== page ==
SCO threatens Linux users in letter

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SCO Group has sent cease-and-desist letters to select US Fortune 1000 companies charging them with illegally using more than 65 SCO-owned Application Binary Interfaces (ABIs) without permission.

 

The move was part of SCO's groundwork-laying for a potential copyright infringement case against Linux. The 19 December letters claimed that the ABIs that allow customers to run Unix applications over Linux are owned by SCO and were used without the company's permission.

 

In the letter, SCO cited more than 65 examples of what it claims are improper use of ABIs and header files in current Linux distributions.

 

The move came as Novell worked to intercept SCO's claim by registering for copyrights on several versions of Unix System V with the US Copyright Office over the past quarter.

 

Meanwhile, Linux kernel creator Linus Torvalds characterised SCO's latest intellectual property (IP) claim as technically baseless.

 

Nevertheless, in SCO's letter and in a conference call held in the US to detail its latest IP claim, SCO insisted that use of its IP by Linux customers in a commercial setting violated company rights according to US Copyright Law and the Digital Millennium Copyright Act (DMCA).

 

'Certain copyrighted application binary interfaces have been copied verbatim from our copyrighted Unix code base and contributed to Linux for distribution under the General Public License (GPL) without proper authorisation and without copyright attribution,' SCO wrote in the letter.

 

'The Unix ABIs were never intended or authorised for unrestricted use or distribution under the GPL in Linux. And distribution of Linux by a software vendor or redistribution of Linux by an end user that contains any of the identified Unix code violates SCO's rights under the DMCA,' the letter concluded.

 

This latest claim, separate and distinct from the contractual violation charges that SCO filed against IBM last March, maintained that the use of the ABIs by customers--and vendors--violates SCO's copyright rights.

 

SCO has not yet proved any claims against Linux in a court of law.

 

A SCO spokesman also said the company had sent out hundreds of letters to Unix licensees demanding they certify in writing that each licensee is in full compliance with the AT&T Unix source code agreement. SCO has about 6,000 licensees.

 

One spokesman dubbed the move an 'audit'. SCO has claimed that customers could be subject to fines of $30,000 for each instance of innocent infringement and up to $150,000 fine for willful infringement.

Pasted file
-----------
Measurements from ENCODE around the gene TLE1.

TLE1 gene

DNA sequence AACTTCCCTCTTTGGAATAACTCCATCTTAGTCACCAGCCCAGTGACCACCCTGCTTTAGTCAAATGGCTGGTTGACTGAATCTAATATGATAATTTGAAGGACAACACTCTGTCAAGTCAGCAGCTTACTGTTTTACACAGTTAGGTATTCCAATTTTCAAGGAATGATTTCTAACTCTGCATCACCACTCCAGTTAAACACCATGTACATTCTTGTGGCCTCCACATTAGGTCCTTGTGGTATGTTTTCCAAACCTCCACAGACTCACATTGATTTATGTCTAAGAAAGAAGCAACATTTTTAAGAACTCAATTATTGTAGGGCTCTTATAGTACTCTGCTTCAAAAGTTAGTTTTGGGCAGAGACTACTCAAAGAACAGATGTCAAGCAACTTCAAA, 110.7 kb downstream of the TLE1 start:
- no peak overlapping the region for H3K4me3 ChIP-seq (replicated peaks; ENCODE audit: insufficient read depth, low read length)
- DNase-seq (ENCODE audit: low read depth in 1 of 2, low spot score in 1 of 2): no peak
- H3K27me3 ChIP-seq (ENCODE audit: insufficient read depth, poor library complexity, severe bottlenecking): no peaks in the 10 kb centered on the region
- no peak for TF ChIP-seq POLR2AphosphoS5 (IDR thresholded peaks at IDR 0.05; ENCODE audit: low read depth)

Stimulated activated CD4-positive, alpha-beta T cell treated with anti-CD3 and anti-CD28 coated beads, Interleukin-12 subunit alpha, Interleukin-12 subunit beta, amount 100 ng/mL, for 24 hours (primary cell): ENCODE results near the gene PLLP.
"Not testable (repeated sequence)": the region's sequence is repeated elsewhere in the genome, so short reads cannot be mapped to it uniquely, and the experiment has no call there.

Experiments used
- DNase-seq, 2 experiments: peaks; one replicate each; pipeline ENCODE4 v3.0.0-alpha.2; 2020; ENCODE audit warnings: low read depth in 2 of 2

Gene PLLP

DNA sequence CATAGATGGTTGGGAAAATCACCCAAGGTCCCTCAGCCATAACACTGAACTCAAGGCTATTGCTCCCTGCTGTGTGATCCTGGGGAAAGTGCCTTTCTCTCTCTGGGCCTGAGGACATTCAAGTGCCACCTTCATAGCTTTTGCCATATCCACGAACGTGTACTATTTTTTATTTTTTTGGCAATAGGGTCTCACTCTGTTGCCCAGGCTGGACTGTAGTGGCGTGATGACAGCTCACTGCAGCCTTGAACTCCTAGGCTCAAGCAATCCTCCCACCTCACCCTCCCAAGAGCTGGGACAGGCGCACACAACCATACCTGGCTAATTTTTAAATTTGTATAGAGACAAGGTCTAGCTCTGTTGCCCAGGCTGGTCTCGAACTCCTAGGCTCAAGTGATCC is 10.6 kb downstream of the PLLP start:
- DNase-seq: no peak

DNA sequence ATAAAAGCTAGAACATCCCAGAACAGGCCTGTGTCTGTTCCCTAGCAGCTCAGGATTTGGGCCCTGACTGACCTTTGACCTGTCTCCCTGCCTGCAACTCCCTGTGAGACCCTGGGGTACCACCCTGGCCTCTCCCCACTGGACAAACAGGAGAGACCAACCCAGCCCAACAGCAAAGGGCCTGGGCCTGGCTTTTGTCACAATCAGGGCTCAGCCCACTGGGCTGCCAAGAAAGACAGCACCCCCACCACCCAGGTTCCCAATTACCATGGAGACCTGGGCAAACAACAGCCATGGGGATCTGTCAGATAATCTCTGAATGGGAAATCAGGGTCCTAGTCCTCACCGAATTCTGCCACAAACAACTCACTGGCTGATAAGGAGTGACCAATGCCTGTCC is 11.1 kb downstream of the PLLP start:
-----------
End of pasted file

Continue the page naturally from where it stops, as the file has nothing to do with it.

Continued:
In a US conference call, SCO CEO Darl McBride has said companies could avoid penalties by ceasing use of Linux, removing the offending files from the Linux software they use or by paying SCO a licensing fee.

 

SCO made a distinction between what it dubs proprietary ABIs and application programming interfaces (APIs). The company acknowledged that some APIs were made available through POSIX and other Unix open standards but alleged that the binary interfaces were protected under its ownership of Unix System V.

 

In an e-mail to CRN in the US, Torvalds, a fellow with the Open Source Development Labs, alleged SCO's latest series of allegations were hollow and that the so-called violations relate to a group of simple header files, not significant IP.

 

'It's basically something like five files, it's just that several of them are replicated for every single architecture out there,' Torvalds wrote. 'And the thing is, those files don't even contain any code.'

 

'They contain things like the error number lists--and, yes, we made the error numbers match with traditional Unix on purpose, since, for example, Linux/alpha wanted to be binary-compatible with OSF/1. Ask any programmer what this is, and he'll tell you it's just a C header file that gives symbolic names to static error numbers,' he wrote.

 

Torvalds also said Novell's attempt to contest SCO copyrights muddies the waters.

 

McBride acknowledged that filing a case against an end user was an unpopular and aggressive tactic. But he alleged that IBM, Red Hat and others had exposed their customers by hiding behind the GPL.

 

 'Everyone points to a clause where they don't have liability, they are pushing the liability down to the users,' he said.

 

Meanwhile, SCO narrowed its losses during its fourth fiscal quarter to US$1.6 million from US$2.7 million a year ago, although it would have reported a US$7.4 million profit in the quarter before the US$9 million in legal fees it paid out to fund its expanding litigation.

 

The price tag could get higher as SCO opponents gird for legal battle.

 

According to the Groklaw Web site, which chronicles the legal aspects of SCO IP cases, Novell has registered for the copyrights on Unix System V 2, 3.0, 3.1, 3.2, 3.2/386, 4.0, 4.1, 4.1ES, 4.1ES/386, 4.2, and 4.2MP with the US Copyright Office in the past four months.

 

Novell's planned acquisition of SUSE Linux would make it--along with Red Hat--subject to copyright infringement since both vendors provide Linux distributions on the market.

 

By early January, SCO must provide IBM attorneys with the Journalling File Sy

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